Addressing Holyrood during her Covid update on Monday, Ms Sturgeon announced the new planned date for pupils to return to school in Scotland will be February 1.
Pupils were planned to be back in classrooms from January 18.
Parents’ campaign group UsForThem Scotland have now questioned the decision and warned keeping children home will do more harm than good.
Organiser Jo Bisset said :“This is the news parents across Scotland have been dreading.
“They have been repeatedly assured by the Scottish Government that schools would stay open and yet the doors have been slammed shut indefinitely.
“Now that the schools will be closed until February, no-one seriously believes they will be properly open again this academic year.
“For children, that means a second-class education system if they’re lucky and complete isolation from their social groups. This is time they cannot get back.
“For many parents, especially those in shift work or on low income, this will mean falling into poverty with no prospect of a way out.
“We’re almost a year into this pandemic and children are suffering more than anyone.
“Only time will tell the full extent of the impact of this decision, but there’s no question that the damage being done to the lives of young people is significant.”
However, the decision on schools was backed by the National Parent Forum of Scotland (NPFS), which said in a statement the body "understood the decision".
Speaking on behalf of the NPFS, chair Margaret Wilson said: “There is no decision today that is going to please everyone in this situation.
"The pressures faced by families, living with restricted measures, coping with stress created by the pandemic, supporting remote learning whilst balancing many other issues will be a challenge to all parents/carers.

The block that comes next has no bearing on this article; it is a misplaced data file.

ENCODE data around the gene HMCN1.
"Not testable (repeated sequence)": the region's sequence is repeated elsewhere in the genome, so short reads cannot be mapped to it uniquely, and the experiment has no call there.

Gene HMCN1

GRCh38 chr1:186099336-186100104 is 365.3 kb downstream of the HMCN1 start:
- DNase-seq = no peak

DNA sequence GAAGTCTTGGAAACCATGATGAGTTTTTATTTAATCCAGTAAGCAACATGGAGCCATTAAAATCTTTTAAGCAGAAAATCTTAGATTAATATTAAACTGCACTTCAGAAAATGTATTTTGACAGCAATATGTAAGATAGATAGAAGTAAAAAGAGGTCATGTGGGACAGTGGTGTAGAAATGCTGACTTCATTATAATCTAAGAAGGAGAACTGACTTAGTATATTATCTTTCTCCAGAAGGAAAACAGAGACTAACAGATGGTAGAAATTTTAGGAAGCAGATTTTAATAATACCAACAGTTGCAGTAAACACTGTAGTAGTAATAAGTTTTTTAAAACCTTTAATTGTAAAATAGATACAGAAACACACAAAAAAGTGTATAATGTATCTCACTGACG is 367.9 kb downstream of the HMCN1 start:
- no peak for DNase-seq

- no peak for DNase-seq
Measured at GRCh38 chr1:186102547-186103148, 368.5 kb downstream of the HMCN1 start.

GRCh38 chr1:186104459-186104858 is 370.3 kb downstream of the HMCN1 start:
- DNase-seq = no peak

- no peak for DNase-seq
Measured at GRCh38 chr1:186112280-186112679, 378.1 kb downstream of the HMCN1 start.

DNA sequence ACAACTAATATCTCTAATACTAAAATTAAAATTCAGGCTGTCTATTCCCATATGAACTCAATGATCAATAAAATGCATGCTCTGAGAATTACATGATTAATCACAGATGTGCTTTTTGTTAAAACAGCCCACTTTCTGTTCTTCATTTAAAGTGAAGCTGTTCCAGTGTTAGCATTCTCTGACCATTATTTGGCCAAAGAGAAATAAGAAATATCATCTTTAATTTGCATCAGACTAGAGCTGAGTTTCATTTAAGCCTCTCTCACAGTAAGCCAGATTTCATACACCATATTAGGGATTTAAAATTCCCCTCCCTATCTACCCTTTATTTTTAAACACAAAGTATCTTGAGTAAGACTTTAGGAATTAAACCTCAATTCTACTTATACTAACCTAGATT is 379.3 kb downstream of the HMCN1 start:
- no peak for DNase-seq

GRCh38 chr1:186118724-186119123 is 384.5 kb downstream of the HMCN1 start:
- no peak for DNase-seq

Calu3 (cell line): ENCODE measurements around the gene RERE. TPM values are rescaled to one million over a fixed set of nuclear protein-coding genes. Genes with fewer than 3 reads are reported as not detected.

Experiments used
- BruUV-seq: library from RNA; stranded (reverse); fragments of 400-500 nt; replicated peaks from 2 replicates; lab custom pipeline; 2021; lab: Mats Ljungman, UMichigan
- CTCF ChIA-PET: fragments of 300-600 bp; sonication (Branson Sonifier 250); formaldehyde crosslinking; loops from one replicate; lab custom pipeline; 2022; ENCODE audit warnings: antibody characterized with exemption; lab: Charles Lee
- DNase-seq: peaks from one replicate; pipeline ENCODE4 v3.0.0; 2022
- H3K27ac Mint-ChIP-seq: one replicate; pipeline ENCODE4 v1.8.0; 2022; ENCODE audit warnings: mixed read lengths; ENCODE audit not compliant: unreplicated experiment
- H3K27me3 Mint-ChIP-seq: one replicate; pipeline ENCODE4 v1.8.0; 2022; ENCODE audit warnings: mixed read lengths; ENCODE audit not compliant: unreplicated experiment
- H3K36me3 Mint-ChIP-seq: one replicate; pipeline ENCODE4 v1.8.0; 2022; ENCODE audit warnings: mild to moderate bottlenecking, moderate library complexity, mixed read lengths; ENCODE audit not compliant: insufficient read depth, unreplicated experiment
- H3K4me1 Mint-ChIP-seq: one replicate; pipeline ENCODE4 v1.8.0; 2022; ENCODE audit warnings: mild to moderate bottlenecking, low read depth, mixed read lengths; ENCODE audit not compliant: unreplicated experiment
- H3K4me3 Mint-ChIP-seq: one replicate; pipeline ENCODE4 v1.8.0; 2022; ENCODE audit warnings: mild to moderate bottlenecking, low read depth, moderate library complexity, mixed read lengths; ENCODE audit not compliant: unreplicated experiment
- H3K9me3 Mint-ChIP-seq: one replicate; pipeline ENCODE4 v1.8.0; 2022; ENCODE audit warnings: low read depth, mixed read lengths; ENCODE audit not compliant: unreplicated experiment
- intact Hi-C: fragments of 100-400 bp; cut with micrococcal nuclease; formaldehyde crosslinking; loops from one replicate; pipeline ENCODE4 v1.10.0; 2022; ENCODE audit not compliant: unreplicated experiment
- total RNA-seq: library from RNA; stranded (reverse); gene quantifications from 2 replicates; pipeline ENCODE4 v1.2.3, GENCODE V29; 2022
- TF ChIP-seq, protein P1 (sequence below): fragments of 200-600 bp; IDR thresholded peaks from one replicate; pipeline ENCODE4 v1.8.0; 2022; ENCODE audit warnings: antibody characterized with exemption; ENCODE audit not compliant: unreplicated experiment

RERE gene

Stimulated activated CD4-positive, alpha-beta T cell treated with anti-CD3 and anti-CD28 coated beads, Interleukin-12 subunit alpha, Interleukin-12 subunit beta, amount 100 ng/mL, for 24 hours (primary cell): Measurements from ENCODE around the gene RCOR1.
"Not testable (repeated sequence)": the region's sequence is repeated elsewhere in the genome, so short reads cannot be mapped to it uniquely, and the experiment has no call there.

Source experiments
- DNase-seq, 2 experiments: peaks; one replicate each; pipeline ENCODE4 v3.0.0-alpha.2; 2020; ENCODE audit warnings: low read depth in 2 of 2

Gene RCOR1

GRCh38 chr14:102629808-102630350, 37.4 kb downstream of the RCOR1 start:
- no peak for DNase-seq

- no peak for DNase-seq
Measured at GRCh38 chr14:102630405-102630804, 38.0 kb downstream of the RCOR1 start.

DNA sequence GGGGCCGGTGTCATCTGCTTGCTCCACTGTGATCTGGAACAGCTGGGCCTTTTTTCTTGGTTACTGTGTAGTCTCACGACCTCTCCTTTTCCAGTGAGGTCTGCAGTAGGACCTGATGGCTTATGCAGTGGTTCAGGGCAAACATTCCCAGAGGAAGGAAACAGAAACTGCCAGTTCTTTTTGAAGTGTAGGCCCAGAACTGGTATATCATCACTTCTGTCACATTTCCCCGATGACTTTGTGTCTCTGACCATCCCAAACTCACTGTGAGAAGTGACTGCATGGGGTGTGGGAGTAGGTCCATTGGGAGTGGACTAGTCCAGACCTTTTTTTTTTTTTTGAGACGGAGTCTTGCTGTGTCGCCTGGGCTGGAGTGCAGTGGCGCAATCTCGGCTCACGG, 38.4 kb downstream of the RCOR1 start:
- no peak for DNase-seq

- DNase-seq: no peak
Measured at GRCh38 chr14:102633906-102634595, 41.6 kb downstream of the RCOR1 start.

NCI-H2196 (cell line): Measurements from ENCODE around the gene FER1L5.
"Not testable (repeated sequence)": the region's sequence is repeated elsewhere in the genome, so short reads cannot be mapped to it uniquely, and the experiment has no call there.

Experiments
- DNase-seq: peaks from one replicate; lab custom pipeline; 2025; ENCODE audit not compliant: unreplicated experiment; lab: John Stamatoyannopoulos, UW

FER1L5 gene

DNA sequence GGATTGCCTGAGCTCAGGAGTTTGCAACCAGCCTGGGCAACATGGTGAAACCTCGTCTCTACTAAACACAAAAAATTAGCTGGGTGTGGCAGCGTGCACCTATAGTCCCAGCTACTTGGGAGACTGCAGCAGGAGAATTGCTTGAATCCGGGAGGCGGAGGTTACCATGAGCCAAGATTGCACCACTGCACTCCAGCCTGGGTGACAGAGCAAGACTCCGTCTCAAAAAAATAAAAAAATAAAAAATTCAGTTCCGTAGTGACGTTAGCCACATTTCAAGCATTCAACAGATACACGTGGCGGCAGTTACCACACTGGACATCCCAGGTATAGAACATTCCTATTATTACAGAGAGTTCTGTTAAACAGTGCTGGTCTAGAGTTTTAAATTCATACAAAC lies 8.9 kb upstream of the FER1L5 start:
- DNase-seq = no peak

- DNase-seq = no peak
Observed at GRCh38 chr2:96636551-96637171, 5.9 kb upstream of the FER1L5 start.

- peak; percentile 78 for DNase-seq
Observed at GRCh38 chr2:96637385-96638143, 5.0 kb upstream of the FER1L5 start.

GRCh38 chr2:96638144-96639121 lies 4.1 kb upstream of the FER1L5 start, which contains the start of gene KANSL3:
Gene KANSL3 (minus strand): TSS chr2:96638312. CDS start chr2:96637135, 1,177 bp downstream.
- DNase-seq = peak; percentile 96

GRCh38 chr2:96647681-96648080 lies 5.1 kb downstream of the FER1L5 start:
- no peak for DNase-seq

"Our young people have already been through a significantly stressful time.
“However, the safety of our children and young people is paramount.
“Most importantly we must ensure parents are aware that their school is available for support and to make contact with them as soon as possible.”
Dr Patrick Roach, general secretary of the NASUWT union, welcomed the announcement, saying: “This will provide a measure of relief to many highly-anxious teachers, parents, pupils and school staff at this difficult time.”
He added: “The First Minister stated that the significant uncertainty on the impact of the new variant on children, along with the overall high level of virus transmission in the community, had guided the decision to extend the period of remote learning.
“It will now be vital that in reviewing the closure of schools on January 18, the minister continues to be guided by the medical and scientific evidence on the impact of the new variant, with the priority the safety, health and welfare of children, young people and school staff.
“The highly cautious and preventative approach set out today must be maintained in order to protect health and welfare.”